Right. If someone would definitively tell us what the economy was going to do that would be very helpful. We don’t actually have a forecast yet for next year. We definitely assume that long-term staffing is going to go back to about an 8% to 10% growth which is the growth rate that we grew at for the four years ended 2008. We also believe that our solutions business, particularly the healthcare solutions, are going to grow at a much faster rate than our staffing business. When we get to the February call we’ll probably be a little bit more definitive on our guidance but certainly right now that’s what we’re thinking.

Matthew McCormack – BGB Securities

Okay. And then what about the pricing environment both in light of the IBM agreement that was just extended and then also on the Solutions side?

Brendan Harrington

Well I’m going to break our business down because it’s very different and depending on which business you’re looking at. There definitely has been wage inflation in the healthcare business and that was true in 2010 and it continues in 2011 and it’s picking up to a great extent because of the shortage of people we have skills in healthcare. There is a shortage in the market, wages are going up and bill rates are going up as well.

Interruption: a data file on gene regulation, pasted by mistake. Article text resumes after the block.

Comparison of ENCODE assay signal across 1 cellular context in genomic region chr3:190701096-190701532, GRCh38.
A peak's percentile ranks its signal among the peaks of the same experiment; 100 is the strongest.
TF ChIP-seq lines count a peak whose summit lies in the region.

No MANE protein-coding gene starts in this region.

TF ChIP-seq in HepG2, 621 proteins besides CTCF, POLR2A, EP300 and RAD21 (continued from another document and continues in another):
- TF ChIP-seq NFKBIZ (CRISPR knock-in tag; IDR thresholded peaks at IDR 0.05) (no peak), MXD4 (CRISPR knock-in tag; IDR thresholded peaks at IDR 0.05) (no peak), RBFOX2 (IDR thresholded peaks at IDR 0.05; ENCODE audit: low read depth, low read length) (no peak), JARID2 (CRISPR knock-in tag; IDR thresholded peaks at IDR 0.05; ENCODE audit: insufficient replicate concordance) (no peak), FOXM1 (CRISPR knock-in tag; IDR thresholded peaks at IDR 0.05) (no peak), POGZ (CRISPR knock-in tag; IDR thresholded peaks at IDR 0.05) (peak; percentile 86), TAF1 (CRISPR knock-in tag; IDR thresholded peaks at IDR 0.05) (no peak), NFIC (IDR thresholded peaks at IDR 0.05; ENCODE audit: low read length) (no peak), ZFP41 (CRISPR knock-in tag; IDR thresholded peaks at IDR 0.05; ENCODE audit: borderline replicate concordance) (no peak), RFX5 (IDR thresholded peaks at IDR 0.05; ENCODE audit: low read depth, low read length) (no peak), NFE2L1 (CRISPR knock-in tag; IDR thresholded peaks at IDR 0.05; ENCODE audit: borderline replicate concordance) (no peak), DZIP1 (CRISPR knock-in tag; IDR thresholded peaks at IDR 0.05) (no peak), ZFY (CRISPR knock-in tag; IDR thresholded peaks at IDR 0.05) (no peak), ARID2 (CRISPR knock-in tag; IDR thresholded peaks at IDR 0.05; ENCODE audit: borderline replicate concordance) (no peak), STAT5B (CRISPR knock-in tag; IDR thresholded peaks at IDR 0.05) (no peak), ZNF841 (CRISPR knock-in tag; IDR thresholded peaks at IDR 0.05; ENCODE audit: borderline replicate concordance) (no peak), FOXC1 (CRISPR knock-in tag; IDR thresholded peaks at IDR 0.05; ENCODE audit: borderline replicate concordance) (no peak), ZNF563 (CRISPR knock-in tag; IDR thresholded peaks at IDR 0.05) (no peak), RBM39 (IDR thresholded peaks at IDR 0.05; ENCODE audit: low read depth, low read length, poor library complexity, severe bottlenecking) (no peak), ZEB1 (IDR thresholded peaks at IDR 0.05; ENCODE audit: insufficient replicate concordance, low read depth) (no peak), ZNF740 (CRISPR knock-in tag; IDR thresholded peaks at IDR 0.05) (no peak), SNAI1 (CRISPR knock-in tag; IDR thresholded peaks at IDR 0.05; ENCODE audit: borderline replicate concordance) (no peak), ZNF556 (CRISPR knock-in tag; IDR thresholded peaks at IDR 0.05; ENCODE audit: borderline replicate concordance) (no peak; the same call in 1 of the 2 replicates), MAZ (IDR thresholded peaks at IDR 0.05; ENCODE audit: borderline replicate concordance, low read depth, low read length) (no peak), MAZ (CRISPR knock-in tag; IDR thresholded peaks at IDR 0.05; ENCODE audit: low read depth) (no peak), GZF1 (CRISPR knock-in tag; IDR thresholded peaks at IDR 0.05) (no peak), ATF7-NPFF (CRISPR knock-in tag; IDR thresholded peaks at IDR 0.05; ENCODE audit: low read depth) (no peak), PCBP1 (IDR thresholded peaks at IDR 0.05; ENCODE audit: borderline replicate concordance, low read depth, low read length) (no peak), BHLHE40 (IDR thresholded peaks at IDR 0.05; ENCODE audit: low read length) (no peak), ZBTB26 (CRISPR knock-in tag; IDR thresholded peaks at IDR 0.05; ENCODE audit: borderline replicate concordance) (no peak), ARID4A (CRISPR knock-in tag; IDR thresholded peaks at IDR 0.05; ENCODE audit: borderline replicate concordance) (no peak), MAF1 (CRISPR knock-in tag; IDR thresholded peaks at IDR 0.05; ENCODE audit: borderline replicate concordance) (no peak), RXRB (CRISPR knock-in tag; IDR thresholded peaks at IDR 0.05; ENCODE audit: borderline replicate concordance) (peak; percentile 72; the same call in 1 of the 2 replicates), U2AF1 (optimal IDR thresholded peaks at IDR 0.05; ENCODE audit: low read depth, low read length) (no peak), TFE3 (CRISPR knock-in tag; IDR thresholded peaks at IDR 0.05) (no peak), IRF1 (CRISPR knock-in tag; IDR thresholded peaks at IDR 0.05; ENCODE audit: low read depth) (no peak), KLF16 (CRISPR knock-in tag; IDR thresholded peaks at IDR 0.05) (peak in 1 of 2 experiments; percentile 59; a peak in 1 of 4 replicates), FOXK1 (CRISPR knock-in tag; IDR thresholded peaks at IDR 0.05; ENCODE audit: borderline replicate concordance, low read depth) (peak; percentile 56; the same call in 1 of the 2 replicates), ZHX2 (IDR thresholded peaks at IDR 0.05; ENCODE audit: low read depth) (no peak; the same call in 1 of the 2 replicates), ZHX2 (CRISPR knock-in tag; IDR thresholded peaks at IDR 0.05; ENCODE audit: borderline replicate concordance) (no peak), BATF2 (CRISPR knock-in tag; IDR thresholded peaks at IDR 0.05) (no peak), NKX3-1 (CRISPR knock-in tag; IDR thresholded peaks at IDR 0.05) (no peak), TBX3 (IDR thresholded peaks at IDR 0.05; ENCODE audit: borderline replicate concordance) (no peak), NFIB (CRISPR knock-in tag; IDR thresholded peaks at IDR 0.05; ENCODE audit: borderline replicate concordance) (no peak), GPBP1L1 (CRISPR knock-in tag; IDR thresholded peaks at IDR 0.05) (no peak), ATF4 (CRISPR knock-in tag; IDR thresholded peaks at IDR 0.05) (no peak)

In Europe because of some statutory regulations in some of the countries they were in by statured we have to raise wages once a year. We also raise our prices at the same time so Europe seeing about 3% or so increase in their bill rates versus a year ago. We’ve just started to see some inflation in the general staffing business. Well, I know unemployment is high overall in the United States I think it’s very different for people who have IT backgrounds. A lot of the employment – unemployment in the United States is tied to the construction industry. We in the last couple of years have seen a big change really in the availability of IT professionals. Before 2008 when we called a candidate, we usually find that they had a couple job offers they were considering. During the great recession in 2009 and 2010 by and large, we’re the only person talking to the candidates. We’re back now, we think to what the market was like in 2007, probably only a couple percent unemployment in the programmers and analysts in the United States. So we’re starting to see some, I wouldn’t call it significant, we’re starting to see some mild bill rate inflation in the staffing business in the United States as well.